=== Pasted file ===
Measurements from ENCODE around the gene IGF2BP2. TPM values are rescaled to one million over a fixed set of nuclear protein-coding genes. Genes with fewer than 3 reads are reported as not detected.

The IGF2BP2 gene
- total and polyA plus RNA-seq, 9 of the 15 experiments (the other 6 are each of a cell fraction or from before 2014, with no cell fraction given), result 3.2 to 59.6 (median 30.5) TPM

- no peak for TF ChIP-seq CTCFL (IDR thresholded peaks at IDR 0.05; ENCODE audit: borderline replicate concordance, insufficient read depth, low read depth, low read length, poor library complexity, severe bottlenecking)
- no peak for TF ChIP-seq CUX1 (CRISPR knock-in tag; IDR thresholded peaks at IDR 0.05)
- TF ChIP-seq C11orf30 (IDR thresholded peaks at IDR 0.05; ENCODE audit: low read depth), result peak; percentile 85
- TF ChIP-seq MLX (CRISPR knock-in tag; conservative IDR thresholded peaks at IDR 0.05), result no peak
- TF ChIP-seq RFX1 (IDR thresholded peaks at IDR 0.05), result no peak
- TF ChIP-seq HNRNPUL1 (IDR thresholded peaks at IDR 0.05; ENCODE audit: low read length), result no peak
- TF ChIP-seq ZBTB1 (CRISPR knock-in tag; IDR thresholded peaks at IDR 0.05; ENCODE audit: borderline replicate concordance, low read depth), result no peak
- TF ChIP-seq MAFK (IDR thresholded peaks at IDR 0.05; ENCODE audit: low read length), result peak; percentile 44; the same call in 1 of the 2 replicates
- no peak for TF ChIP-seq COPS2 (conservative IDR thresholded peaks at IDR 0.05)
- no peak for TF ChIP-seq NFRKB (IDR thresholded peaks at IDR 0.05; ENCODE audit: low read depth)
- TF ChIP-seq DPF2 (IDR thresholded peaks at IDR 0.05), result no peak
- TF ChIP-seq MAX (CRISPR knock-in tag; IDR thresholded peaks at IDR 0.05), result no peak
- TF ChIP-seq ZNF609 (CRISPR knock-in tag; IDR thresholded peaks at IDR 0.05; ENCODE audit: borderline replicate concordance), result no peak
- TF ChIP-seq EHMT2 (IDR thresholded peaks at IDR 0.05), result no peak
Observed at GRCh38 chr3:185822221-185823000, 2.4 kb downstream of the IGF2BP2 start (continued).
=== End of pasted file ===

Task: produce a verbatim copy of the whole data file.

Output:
Measurements from ENCODE around the gene IGF2BP2. TPM values are rescaled to one million over a fixed set of nuclear protein-coding genes. Genes with fewer than 3 reads are reported as not detected.

The IGF2BP2 gene
- total and polyA plus RNA-seq, 9 of the 15 experiments (the other 6 are each of a cell fraction or from before 2014, with no cell fraction given), result 3.2 to 59.6 (median 30.5) TPM

- no peak for TF ChIP-seq CTCFL (IDR thresholded peaks at IDR 0.05; ENCODE audit: borderline replicate concordance, insufficient read depth, low read depth, low read length, poor library complexity, severe bottlenecking)
- no peak for TF ChIP-seq CUX1 (CRISPR knock-in tag; IDR thresholded peaks at IDR 0.05)
- TF ChIP-seq C11orf30 (IDR thresholded peaks at IDR 0.05; ENCODE audit: low read depth), result peak; percentile 85
- TF ChIP-seq MLX (CRISPR knock-in tag; conservative IDR thresholded peaks at IDR 0.05), result no peak
- TF ChIP-seq RFX1 (IDR thresholded peaks at IDR 0.05), result no peak
- TF ChIP-seq HNRNPUL1 (IDR thresholded peaks at IDR 0.05; ENCODE audit: low read length), result no peak
- TF ChIP-seq ZBTB1 (CRISPR knock-in tag; IDR thresholded peaks at IDR 0.05; ENCODE audit: borderline replicate concordance, low read depth), result no peak
- TF ChIP-seq MAFK (IDR thresholded peaks at IDR 0.05; ENCODE audit: low read length), result peak; percentile 44; the same call in 1 of the 2 replicates
- no peak for TF ChIP-seq COPS2 (conservative IDR thresholded peaks at IDR 0.05)
- no peak for TF ChIP-seq NFRKB (IDR thresholded peaks at IDR 0.05; ENCODE audit: low read depth)
- TF ChIP-seq DPF2 (IDR thresholded peaks at IDR 0.05), result no peak
- TF ChIP-seq MAX (CRISPR knock-in tag; IDR thresholded peaks at IDR 0.05), result no peak
- TF ChIP-seq ZNF609 (CRISPR knock-in tag; IDR thresholded peaks at IDR 0.05; ENCODE audit: borderline replicate concordance), result no peak
- TF ChIP-seq EHMT2 (IDR thresholded peaks at IDR 0.05), result no peak
Observed at GRCh38 chr3:185822221-185823000, 2.4 kb downstream of the IGF2BP2 start (continued).